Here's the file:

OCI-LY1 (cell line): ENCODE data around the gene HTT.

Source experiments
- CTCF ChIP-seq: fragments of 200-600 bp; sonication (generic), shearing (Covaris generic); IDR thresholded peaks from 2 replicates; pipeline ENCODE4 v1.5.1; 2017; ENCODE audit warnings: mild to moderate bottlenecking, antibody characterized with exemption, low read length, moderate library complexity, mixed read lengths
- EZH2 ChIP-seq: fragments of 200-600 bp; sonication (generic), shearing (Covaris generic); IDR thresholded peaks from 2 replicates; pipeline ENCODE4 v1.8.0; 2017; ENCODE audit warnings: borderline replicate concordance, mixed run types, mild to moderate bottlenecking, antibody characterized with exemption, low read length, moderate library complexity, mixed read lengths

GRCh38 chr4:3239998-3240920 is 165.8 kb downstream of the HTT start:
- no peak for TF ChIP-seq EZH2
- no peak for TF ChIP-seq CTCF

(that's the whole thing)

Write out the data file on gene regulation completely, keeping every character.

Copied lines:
OCI-LY1 (cell line): ENCODE data around the gene HTT.

Source experiments
- CTCF ChIP-seq: fragments of 200-600 bp; sonication (generic), shearing (Covaris generic); IDR thresholded peaks from 2 replicates; pipeline ENCODE4 v1.5.1; 2017; ENCODE audit warnings: mild to moderate bottlenecking, antibody characterized with exemption, low read length, moderate library complexity, mixed read lengths
- EZH2 ChIP-seq: fragments of 200-600 bp; sonication (generic), shearing (Covaris generic); IDR thresholded peaks from 2 replicates; pipeline ENCODE4 v1.8.0; 2017; ENCODE audit warnings: borderline replicate concordance, mixed run types, mild to moderate bottlenecking, antibody characterized with exemption, low read length, moderate library complexity, mixed read lengths

GRCh38 chr4:3239998-3240920 is 165.8 kb downstream of the HTT start:
- no peak for TF ChIP-seq EZH2
- no peak for TF ChIP-seq CTCF